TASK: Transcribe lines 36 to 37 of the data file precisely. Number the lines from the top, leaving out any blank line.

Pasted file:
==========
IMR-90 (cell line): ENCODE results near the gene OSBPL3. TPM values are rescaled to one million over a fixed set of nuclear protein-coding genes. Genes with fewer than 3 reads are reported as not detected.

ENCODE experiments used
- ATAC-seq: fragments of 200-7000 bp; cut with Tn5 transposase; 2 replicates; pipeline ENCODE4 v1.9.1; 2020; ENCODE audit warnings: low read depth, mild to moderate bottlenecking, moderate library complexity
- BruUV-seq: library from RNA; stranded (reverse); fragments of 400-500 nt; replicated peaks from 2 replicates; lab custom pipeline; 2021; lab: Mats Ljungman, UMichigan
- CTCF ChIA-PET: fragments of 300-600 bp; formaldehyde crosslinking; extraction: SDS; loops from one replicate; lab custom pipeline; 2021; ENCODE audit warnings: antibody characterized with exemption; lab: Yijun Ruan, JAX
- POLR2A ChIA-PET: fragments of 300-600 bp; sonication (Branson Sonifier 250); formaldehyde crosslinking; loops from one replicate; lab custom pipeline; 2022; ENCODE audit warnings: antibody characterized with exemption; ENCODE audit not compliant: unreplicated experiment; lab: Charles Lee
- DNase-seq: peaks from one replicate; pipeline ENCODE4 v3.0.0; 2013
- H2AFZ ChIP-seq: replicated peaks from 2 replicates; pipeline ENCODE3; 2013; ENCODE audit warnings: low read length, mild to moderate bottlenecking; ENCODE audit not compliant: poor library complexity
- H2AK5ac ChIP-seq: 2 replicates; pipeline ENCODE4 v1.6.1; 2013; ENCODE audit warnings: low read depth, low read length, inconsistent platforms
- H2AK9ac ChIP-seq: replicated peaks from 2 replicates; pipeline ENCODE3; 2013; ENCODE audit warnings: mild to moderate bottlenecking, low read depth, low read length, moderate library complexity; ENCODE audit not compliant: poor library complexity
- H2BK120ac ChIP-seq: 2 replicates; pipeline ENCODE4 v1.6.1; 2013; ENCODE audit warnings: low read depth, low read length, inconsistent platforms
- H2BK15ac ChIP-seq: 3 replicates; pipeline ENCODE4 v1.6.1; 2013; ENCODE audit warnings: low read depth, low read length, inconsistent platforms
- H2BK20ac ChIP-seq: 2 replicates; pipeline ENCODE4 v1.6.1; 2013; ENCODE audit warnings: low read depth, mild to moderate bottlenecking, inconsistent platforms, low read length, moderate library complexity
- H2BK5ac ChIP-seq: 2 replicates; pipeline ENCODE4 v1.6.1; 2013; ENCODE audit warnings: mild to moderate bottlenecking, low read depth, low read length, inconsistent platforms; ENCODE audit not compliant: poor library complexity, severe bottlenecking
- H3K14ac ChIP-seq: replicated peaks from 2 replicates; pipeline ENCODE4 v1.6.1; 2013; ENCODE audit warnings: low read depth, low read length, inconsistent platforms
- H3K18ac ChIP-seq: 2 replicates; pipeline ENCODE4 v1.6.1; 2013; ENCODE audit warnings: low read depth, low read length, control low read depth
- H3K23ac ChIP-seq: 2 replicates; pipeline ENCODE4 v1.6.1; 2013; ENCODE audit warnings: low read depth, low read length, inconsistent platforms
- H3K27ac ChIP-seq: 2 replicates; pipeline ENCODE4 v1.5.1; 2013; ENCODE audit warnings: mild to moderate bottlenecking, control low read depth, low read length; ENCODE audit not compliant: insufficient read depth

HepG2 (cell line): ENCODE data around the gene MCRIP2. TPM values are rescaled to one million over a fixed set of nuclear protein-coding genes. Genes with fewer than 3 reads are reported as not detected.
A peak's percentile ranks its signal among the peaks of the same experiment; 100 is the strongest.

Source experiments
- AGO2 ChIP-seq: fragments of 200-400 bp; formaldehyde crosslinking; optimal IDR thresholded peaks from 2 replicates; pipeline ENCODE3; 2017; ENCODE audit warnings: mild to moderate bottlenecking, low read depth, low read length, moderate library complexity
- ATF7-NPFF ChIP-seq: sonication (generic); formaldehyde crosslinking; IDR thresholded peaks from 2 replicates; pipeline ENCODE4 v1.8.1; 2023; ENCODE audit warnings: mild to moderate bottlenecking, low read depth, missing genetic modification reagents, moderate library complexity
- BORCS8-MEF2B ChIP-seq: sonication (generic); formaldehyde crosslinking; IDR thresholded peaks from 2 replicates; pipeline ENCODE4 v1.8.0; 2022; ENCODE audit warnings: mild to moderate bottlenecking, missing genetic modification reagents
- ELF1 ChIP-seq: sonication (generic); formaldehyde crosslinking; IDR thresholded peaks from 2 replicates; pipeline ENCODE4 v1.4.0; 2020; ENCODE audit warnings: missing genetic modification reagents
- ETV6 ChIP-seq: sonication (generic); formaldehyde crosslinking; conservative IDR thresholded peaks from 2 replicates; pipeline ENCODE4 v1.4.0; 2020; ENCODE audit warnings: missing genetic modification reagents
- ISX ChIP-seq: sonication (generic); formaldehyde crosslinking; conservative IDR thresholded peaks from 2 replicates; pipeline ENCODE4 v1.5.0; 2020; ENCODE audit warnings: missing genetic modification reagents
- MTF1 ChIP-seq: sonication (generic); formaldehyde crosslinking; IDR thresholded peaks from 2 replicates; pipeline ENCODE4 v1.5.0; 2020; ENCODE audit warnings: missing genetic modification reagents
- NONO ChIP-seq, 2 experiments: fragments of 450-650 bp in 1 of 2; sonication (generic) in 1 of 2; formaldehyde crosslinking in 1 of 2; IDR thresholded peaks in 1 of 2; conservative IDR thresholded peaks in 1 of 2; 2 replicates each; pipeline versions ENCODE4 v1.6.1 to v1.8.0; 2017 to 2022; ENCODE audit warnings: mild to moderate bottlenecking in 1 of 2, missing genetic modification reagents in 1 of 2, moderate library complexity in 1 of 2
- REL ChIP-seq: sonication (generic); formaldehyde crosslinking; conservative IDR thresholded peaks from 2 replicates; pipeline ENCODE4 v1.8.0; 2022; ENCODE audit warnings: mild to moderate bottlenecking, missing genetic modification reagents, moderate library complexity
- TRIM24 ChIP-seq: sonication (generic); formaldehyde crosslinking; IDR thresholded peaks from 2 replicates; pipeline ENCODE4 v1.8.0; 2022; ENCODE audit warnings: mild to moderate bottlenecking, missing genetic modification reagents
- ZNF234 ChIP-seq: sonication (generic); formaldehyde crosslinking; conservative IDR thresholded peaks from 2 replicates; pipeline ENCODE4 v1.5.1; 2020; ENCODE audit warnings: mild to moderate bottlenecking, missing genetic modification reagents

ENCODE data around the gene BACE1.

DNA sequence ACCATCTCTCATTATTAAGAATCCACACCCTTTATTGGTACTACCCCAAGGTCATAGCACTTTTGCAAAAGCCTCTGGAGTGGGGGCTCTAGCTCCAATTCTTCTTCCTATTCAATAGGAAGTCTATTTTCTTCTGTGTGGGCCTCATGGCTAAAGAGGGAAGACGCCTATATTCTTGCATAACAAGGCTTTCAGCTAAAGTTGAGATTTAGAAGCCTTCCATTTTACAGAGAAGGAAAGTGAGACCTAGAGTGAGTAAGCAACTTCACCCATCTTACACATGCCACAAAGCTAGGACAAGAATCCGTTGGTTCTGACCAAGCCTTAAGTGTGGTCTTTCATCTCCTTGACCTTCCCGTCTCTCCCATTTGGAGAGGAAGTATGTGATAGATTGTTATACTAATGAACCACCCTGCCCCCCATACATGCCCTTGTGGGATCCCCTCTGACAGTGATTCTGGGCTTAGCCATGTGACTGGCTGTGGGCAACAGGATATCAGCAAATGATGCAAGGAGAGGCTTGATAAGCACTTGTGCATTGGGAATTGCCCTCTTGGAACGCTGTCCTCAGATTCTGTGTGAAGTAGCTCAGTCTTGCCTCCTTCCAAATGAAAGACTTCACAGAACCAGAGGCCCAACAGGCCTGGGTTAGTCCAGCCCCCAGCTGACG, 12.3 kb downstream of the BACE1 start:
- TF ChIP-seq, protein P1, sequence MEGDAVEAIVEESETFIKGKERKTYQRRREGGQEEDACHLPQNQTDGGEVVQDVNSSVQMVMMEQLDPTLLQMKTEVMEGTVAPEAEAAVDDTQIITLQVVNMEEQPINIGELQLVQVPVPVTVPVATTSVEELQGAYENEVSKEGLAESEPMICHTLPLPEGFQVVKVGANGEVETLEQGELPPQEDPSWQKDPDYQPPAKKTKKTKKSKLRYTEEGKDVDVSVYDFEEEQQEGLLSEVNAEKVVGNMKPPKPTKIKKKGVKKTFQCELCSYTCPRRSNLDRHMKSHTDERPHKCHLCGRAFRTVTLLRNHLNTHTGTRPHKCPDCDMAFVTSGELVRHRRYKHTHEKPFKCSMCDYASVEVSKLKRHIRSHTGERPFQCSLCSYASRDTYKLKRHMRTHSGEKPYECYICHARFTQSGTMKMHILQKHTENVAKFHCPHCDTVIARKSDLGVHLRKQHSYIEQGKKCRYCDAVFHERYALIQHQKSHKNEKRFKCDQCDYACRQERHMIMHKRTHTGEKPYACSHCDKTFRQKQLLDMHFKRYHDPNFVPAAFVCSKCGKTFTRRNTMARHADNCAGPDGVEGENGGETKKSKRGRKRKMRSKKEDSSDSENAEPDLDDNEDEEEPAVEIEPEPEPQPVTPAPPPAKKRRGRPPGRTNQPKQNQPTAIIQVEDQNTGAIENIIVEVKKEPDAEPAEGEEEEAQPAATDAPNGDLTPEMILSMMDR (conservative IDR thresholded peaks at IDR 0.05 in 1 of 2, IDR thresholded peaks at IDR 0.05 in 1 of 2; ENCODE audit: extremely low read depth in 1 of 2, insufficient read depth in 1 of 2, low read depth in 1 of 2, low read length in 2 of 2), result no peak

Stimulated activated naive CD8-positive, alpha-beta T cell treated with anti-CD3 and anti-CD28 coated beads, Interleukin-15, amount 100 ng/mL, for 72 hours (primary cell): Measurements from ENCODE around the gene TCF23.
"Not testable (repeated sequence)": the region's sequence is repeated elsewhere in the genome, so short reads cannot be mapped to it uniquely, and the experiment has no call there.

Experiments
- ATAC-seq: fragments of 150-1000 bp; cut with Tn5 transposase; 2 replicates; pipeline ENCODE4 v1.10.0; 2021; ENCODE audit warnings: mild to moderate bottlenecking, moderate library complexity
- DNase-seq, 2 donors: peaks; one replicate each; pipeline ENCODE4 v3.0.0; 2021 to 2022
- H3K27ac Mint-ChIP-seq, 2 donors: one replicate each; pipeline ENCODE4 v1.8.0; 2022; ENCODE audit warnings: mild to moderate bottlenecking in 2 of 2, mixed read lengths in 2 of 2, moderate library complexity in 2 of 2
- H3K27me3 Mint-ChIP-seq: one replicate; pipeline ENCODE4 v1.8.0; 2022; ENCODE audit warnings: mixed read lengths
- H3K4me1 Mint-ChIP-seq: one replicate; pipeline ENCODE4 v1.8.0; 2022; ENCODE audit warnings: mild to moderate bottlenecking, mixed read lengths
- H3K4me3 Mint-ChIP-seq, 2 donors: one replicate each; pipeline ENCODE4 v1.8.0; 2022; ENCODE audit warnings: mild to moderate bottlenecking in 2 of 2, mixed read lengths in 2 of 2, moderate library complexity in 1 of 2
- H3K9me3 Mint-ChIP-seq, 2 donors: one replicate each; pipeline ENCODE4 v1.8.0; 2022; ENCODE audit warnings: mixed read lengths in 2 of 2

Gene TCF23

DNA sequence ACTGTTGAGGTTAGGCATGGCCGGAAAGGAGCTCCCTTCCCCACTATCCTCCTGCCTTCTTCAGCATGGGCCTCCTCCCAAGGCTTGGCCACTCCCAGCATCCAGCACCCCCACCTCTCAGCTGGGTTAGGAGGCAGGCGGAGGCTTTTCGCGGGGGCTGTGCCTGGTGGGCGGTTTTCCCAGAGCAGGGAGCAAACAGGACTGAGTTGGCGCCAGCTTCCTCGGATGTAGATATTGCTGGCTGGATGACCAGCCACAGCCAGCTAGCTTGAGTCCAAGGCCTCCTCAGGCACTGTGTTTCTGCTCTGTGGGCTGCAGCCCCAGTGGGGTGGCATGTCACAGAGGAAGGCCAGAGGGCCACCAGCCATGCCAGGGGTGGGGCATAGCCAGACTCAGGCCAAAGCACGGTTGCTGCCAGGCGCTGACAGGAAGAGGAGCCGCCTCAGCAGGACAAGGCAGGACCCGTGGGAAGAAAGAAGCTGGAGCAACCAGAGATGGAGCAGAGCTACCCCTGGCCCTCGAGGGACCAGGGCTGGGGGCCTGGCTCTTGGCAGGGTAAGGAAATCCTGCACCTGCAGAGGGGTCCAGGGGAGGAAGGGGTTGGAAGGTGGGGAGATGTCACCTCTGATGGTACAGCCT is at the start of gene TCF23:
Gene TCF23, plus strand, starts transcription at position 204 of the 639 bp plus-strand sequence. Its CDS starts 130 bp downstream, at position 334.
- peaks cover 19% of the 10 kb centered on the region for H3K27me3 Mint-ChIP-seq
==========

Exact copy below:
Stimulated activated naive CD8-positive, alpha-beta T cell treated with anti-CD3 and anti-CD28 coated beads, Interleukin-15, amount 100 ng/mL, for 72 hours (primary cell): Measurements from ENCODE around the gene TCF23.
"Not testable (repeated sequence)": the region's sequence is repeated elsewhere in the genome, so short reads cannot be mapped to it uniquely, and the experiment has no call there.